Cheapest Roof Top Tents? (8 Affordable Favorites)

cheapest roof top tents

Roof top tents (RTTs) are amazing for camping comfortably even while exploring rugged and remote areas, but they can be very expensive. Fortunately, we’ve rounded up some of the most affordable options available today and talked to some RTT owners about their tents and how to shop for inexpensive choices.

8 cheapest roof top tents:

1. Tepui Explorer Ayer 2 ($1,199.95)

(photo: @moveswithmak)

Website: tepui.com

The Ayer 2 is Tepui’s smallest and least expensive tent, but it still packs a punch. This tent is built for four-season use and can sleep one or two people. It is UV and mold resistant and has mesh panels built in for amazing views and excellent airflow.

I spoke with Makayla (@moveswithmak) about her Tepui Ayer 2 and here’s what she had to say:

How did you choose this particular tent?

I chose this tent because it was a perfect fit for my Subaru Crosstrek. I wanted something that could fit a friend or my SO and my small pup. This tent is one I see all over Colorado and I had the opportunity to test it out on friend’s vehicles. The memory foam already installed sold me as did the view to the stars.”

Also read: Tepui Roof Top Tents: Review and Owner QnA

What are some pros and cons?

“Pros: Easy to set up and take down; star roof is amazing; very comfortable and spacious; durable material.

Cons: The zipper gets jammed easily and is difficult to fix; the fly bars can shift; cleaning.”

Do you have any advice for people shopping for RTTs on a budget?

“There is a FB site you can take advantage of for a good deal: Used Roof Top Tents Bought & Sold – USA. I would also recommend looking at LetGo and Craigslist. A pro of buying new is the warranty – I got mine at REI with a sale and my dividends!”

2. CVT Mt. Bachelor ($1,375)

(photo: @phillip.keefe)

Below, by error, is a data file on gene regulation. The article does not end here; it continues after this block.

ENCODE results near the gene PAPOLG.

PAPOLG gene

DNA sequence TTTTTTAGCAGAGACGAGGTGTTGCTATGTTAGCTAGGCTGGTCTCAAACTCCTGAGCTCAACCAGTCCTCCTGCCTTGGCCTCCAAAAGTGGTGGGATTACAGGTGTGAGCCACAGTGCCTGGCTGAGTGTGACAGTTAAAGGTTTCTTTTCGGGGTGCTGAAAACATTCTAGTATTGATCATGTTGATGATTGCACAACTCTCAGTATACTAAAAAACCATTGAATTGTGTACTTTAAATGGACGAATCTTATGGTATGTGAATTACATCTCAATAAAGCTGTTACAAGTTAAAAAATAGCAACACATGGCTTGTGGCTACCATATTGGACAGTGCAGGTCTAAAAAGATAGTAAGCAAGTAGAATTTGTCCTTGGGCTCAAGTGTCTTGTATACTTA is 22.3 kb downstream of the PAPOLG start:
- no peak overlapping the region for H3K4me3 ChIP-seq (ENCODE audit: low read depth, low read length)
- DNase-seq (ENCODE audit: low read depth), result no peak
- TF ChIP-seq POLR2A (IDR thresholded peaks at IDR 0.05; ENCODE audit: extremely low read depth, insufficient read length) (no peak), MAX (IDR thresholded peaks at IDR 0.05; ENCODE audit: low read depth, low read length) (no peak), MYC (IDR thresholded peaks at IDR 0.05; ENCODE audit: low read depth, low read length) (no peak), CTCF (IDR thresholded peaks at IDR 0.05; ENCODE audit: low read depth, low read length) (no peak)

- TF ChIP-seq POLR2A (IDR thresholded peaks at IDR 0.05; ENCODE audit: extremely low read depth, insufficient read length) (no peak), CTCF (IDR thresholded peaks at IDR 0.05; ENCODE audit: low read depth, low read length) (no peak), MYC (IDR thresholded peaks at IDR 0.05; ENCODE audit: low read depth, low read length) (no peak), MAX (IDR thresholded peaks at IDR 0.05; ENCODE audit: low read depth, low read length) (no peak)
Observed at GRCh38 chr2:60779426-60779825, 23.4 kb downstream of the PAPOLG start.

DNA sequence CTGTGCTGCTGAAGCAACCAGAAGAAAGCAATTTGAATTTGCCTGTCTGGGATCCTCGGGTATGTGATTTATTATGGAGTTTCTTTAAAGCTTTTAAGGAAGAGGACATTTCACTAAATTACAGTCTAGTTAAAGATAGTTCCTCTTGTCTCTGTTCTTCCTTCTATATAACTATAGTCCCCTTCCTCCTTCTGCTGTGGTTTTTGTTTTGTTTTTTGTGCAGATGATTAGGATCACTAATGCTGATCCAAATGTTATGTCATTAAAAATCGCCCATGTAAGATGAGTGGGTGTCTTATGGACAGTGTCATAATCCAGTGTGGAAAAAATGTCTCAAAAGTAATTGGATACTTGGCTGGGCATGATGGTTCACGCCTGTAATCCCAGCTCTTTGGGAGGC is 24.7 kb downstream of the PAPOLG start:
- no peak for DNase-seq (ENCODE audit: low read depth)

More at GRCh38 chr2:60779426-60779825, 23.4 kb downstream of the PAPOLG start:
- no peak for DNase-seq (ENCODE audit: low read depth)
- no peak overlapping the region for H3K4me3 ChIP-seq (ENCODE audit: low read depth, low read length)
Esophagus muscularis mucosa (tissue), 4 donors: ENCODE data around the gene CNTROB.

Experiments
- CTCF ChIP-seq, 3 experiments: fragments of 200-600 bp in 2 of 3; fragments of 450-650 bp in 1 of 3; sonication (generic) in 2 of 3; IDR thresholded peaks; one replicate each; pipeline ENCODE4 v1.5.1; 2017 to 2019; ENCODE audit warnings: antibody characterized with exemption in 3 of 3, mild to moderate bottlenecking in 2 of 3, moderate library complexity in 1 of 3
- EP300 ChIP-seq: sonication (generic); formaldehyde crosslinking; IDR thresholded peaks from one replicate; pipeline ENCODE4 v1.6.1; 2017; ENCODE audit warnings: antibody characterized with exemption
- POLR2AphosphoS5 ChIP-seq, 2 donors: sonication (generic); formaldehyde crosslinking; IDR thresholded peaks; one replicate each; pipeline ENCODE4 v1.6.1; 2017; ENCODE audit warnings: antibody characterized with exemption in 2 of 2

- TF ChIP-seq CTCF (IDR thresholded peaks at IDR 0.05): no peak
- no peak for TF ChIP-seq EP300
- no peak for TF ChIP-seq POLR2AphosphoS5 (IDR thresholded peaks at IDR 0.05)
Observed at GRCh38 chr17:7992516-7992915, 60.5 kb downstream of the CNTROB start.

Website: cascadiatents.com

The Mt. Bachelor RTT is the smallest, lightest, and least expensive tent in Cascadia Vehicle Tents’ lineup. It can fit on any size vehicle and is designed to sleep two people.

Phillip (@phillip.keefe – featured photo top of article) shared his experience with his CVT Mt. Bachelor RTT:

How did you choose this particular tent?

“I chose the CVT Mt. Bachelor Summit because it’s typically just me camping in it and I wanted a smaller tent to keep the weight of my truck down, and I wanted the Summit editions for its upgraded tent material and telescoping ladder among other additional features.”

Also read: CVT Roof Top Tents: Review and Owner QnA

What are some pros and cons?

“Pros for the CVT Mt. Bachelor Summit include its more rugged tent material, telescoping ladder, and zipper cover compared to velcro covers on cheaper tents. Also, if you compare it to cheaper tents from other manufacturers, this tent is much more robust. It stands up to high winds no problem where other tents suffer. Another pro is that it includes an annex in the purchase price.

Cons for the CVT Mt. Bachelor Summit include its higher cost versus other options. It is also a small tent. It can fit two people relatively comfortably but it’s really optimized for a single person.”

Do you have any advice for people shopping for RTTs on a budget?

“When shopping for an RTT on a budget, keep an eye out for sales. I got my tent at a very reduced cost due to CVT liquidating some of their stock to make room for new products. Also keep in mind things like mattress material and condensation pads. Some cheaper RTTs cut corners in those areas and you may find yourself spending more money to get a cheaper tent set up properly.